Malta’s COVID-19 mortality rate continues to be among the lowest in Europe despite a spike in the number of people dying with the virus in recent weeks.

Data compiled by the European Centre for Disease Prevention and Control (ECDC) shows that, by last Friday, Malta’s mortality rate – the percentage of deaths in relation to the total number of positive cases detected – was still below one per cent.

The ECDC data does not include the two deaths registered over the weekend.

According to the EU health agency, Malta’s rate is the seventh-lowest in Europe, at 0.9 per cent. The remaining countries all have mortality rates higher than one per cent.

As of last Friday, Italy still had the highest mortality rate since the pandemic hit the peninsula.

Earlier in the year, the world watched in devastation as the country grappled with thousands of deaths daily. Italy’s mortality rate now stands at 7.6 per cent.

But, as the months progressed, other countries also registered surges in numbers, Sweden and the UK both registered high mortality rate. They now have a mortality rate of 5.4 per cent, according to the ECDC.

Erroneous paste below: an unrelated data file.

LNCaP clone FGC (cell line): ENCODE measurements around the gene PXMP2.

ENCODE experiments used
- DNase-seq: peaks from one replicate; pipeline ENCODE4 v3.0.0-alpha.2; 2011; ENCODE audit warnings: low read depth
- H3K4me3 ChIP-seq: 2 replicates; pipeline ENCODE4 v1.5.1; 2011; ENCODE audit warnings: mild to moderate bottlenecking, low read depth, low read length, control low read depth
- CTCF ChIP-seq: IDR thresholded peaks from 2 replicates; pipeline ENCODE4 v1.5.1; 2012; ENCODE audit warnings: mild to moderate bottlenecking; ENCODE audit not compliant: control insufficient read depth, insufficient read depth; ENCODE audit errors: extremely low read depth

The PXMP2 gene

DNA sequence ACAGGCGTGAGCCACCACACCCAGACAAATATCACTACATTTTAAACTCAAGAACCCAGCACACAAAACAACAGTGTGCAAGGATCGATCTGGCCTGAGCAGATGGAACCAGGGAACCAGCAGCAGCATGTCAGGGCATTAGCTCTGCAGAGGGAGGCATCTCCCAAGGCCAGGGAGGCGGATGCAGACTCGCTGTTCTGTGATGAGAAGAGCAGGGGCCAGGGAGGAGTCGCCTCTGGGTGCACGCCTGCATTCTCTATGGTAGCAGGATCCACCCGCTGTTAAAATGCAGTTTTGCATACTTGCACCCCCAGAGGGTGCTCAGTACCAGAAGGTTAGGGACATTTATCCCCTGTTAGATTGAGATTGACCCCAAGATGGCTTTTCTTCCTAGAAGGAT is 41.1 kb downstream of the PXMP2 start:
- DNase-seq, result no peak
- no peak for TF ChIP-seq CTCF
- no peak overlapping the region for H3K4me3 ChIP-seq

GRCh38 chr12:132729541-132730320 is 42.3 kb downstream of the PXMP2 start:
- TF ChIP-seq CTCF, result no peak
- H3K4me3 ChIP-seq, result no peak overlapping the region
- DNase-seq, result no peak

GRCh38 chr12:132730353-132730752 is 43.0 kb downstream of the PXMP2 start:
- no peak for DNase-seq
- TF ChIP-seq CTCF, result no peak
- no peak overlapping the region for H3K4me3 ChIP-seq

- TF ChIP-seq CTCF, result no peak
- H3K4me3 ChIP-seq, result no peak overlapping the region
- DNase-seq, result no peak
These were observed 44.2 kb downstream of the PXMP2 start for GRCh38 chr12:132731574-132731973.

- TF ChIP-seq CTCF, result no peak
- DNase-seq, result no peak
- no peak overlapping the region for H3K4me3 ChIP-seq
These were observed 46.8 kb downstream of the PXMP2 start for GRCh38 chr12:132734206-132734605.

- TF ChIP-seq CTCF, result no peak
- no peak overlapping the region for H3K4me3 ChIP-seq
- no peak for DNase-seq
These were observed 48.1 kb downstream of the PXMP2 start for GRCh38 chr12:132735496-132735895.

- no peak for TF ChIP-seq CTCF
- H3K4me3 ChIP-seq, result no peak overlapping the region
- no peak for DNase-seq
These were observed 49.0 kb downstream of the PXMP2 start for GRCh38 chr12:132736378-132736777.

Sweden’s lax approach to the virus outbreak has made international headlines, with questions over the effectiveness of the country’s attitude being raised.

In the UK, the government was forced to introduce ‘local lockdowns’ to control the spread as the numbers spiked at the end of summer.

Death toll soars

Fifty-three patients have died while infected with the virus as of yesterday morning.

The first death was registered on April 8, a month after the first COVID-19 cases were detected. By June 4, nine people had died of the virus, a figure that remained unchanged for weeks. The 10th COVID-19 death was confirmed over two months later, on August 21.

But the situation soon took a drastic turn for the worse and, in just two months, more than 40 people died while positive for COVID-19.

The situation was compounded by outbreaks in homes for the elderly that resulted in more vulnerable people being exposed to the virus. 

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